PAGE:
The author of this article, Jim Phillips, states that “combining customer-tracking surveys with operational and sales data offers the potential to identify what motivates us, rather than just what demographic category we fall into.” This idea of understanding what motivates us is very prevalent in research today, which is supported by the research that FlexMR recently conducted into the influence of consumer “tribes” on individual decision making.

    The example used within the article shows that O2 are “pushing [themselves] really hard to get away from generic segmentation…” as it often lends itself to stereotypical insights, and their data is so much broader than that. The mobile data brand prefers to consider a customer’s affinities, not just their attributes. Discovering the things that a customer likes offers the chance to segment them based on preferences, but this is much more data-intensive, and requires knowing the ‘why’ as well as the ‘what’. The reward is that customers are more likely to respond to messages positively because they feel they have been heard.

    Source: Phillips, J. (07/19). Shattering Stereotypes. Impact Magazine, (26), pp.28-38.

    Customer-centric Marketing Successes

    There are a few successful companies who have demonstrated excellent understanding of and commitment to their customers within their marketing and business strategies:

    1. Slack optimises their content as outlined above for their target audience, providing their customers with engaging and relevant experiences through their podcast ‘Work in Progress’, which focuses on real human stories exploring how work transformed people’s lives. Bill Macaitis, Slack’s former CMO, CRO, and Board Advisor, estimates that today, Slack’s podcast has more than 10 million listeners, all engaging with the brand for 20-30 minutes regularly whenever a new episode is live.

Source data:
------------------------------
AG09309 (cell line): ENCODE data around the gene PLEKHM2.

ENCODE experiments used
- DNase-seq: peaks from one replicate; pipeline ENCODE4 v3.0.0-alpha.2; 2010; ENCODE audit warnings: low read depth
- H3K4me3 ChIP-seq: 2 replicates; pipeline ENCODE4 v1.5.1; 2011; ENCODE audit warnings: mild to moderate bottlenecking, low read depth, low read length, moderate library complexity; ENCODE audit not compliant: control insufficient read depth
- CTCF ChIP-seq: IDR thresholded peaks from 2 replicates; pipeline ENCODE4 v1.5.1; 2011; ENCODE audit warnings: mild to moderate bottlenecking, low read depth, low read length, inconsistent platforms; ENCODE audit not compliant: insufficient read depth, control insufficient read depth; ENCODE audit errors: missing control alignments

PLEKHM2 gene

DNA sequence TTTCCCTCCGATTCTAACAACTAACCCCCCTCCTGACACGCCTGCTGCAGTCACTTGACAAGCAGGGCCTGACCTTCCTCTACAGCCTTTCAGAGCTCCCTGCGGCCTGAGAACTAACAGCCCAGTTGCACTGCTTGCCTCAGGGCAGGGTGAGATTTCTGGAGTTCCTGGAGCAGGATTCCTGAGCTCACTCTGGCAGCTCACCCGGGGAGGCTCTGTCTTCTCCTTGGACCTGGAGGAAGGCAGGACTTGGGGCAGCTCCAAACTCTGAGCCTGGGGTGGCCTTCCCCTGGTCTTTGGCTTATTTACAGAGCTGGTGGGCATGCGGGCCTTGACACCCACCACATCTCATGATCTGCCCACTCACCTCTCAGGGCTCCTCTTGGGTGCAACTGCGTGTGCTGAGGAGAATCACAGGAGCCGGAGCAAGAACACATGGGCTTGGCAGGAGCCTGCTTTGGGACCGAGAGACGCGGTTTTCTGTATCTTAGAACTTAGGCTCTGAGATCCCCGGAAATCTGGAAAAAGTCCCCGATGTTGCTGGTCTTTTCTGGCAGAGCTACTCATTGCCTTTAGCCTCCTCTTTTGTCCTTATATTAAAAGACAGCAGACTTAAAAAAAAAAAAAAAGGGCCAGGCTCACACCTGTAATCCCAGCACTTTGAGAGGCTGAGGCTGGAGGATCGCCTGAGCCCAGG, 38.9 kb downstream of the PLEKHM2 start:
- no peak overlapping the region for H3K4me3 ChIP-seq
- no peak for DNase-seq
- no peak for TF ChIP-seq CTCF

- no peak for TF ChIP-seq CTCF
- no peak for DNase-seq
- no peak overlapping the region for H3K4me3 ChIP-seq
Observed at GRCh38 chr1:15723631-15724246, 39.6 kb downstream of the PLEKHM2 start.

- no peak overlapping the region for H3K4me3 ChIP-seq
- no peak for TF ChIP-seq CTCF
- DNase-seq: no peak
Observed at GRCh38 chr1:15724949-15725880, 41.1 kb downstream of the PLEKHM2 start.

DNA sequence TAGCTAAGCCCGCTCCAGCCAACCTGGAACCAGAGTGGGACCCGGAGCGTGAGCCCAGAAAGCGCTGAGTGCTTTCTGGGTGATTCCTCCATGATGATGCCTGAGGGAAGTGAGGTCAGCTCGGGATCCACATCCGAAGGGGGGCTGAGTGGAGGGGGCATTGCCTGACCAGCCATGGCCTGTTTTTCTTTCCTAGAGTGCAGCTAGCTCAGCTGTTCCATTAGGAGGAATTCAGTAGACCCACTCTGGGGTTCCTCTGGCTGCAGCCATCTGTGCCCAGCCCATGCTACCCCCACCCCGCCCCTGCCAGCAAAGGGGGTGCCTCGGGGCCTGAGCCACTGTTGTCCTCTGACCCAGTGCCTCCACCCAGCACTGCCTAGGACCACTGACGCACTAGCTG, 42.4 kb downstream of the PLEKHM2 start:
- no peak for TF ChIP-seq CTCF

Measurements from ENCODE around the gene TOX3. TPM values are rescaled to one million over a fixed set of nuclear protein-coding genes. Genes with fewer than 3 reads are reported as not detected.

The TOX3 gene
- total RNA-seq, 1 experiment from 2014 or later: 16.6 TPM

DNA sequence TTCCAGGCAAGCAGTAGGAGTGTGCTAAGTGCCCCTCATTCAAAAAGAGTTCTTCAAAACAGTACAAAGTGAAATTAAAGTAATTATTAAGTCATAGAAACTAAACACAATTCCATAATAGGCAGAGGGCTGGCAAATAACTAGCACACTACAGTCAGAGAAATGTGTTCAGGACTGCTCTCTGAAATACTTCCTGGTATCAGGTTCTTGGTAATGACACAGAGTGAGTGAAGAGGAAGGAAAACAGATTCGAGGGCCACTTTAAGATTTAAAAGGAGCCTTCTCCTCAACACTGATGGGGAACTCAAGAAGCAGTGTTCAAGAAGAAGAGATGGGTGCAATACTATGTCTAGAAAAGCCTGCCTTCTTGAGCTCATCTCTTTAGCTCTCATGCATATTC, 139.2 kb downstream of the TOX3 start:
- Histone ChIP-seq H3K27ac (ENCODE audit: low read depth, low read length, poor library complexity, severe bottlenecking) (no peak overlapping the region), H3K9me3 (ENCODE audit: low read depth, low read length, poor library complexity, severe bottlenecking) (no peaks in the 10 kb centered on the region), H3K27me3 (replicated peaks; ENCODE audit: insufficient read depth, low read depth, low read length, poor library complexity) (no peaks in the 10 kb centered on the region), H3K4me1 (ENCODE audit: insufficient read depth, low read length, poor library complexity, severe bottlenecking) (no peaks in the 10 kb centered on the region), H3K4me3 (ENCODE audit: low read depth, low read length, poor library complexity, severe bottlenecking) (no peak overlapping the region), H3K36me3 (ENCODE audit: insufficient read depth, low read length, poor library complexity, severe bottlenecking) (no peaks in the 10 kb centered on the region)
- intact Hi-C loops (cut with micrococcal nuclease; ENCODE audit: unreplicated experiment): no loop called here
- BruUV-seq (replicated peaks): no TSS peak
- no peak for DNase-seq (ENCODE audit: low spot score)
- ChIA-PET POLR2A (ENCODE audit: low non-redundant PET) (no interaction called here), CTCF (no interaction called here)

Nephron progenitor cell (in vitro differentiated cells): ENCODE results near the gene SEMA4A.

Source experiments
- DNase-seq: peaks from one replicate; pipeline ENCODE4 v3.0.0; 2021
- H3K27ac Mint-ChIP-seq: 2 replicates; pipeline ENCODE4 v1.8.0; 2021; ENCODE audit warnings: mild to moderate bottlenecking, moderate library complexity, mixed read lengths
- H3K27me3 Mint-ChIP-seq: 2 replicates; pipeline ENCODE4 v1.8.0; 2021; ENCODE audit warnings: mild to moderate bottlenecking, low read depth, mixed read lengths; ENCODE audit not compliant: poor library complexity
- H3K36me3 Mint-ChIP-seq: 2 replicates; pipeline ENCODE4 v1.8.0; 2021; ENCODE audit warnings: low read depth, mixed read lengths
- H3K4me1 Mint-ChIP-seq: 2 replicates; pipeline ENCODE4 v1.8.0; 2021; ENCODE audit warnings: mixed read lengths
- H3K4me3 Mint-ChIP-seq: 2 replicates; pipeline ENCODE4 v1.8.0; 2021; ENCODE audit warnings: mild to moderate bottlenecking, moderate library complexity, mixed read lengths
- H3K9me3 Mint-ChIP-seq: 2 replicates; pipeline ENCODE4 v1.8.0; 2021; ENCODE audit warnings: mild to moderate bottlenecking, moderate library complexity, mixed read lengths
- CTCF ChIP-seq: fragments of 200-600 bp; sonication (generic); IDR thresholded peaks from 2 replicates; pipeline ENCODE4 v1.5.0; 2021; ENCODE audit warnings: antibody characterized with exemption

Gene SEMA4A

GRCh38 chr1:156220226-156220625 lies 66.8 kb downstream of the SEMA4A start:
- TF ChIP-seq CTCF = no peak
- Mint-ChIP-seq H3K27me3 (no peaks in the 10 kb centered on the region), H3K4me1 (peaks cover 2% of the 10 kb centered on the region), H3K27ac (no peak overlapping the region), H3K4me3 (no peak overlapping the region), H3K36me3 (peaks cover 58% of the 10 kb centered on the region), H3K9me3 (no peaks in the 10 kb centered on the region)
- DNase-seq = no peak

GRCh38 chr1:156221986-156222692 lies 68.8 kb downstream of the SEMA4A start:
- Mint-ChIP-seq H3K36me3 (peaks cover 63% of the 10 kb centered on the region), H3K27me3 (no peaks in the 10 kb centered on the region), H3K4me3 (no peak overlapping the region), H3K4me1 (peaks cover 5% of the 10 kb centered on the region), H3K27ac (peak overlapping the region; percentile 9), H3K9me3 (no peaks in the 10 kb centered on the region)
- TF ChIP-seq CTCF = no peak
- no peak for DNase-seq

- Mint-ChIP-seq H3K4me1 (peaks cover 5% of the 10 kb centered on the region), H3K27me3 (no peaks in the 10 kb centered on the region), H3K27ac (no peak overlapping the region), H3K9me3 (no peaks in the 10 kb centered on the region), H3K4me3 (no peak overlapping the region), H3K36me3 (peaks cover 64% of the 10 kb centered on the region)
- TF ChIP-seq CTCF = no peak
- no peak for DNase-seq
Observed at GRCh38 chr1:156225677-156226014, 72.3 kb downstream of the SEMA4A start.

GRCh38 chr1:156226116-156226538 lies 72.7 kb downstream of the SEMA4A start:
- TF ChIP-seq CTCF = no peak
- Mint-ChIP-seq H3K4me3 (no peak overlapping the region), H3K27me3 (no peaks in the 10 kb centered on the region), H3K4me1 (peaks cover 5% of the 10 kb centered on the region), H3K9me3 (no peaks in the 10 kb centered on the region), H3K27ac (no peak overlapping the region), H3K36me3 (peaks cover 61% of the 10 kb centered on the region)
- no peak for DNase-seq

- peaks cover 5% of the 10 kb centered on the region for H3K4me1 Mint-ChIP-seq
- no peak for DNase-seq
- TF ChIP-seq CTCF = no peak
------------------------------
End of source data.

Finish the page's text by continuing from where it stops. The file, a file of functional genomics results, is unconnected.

2. At Amazon, innovation starts and ends with the customer; having a customer-centric leader at the helm does wonders for the business as a whole including the marketing strategy, as everything is done with that in mind.
    3. Starbucks caters to all customers and embraces eclecticism. Their greatest policy which they have marketed is their ‘Third Place’ policy which states that they welcome everyone to use their space and don’t need anyone to purchase anything in order to do so. This has turned Starbucks’ cafes into a welcoming, pressure-free environment free for everyone, rather than just something for their customers. While this drives up profits naturally (the smells and the sight of everyone else eating or drinking will entice the non-customers to purchase something too in time), it also increases the amount of time consumers engage directly with the firm on the front line.
    4. McDonald’s CEO, like Amazon, is very customer-centric in his beliefs, creating a culture of listening to and acting on customer feedback. McDonald’s was on the receiving end of a lot of negative feedback, but they managed to turn it around significantly, rebranding itself dramatically from the notorious fast-food giant, to a healthier alternative to most fast-food brands.
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    There are a few key companies who have demonstrated excellent understanding of and commitment to their customers within their marketing and business strategies:

    Getting Started

    While this is all well and good, for those firms who don’t know how to use research in this way, it can be hard to take that first step into marketing greatness. The Five Second test is great for identifying how a brand’s website is viewed by consumers, and thus their overall perception. This can be a great starting point for brands who want to use research and insights to recreate, rebrand, or market themselves as effectively and impactfully as possible.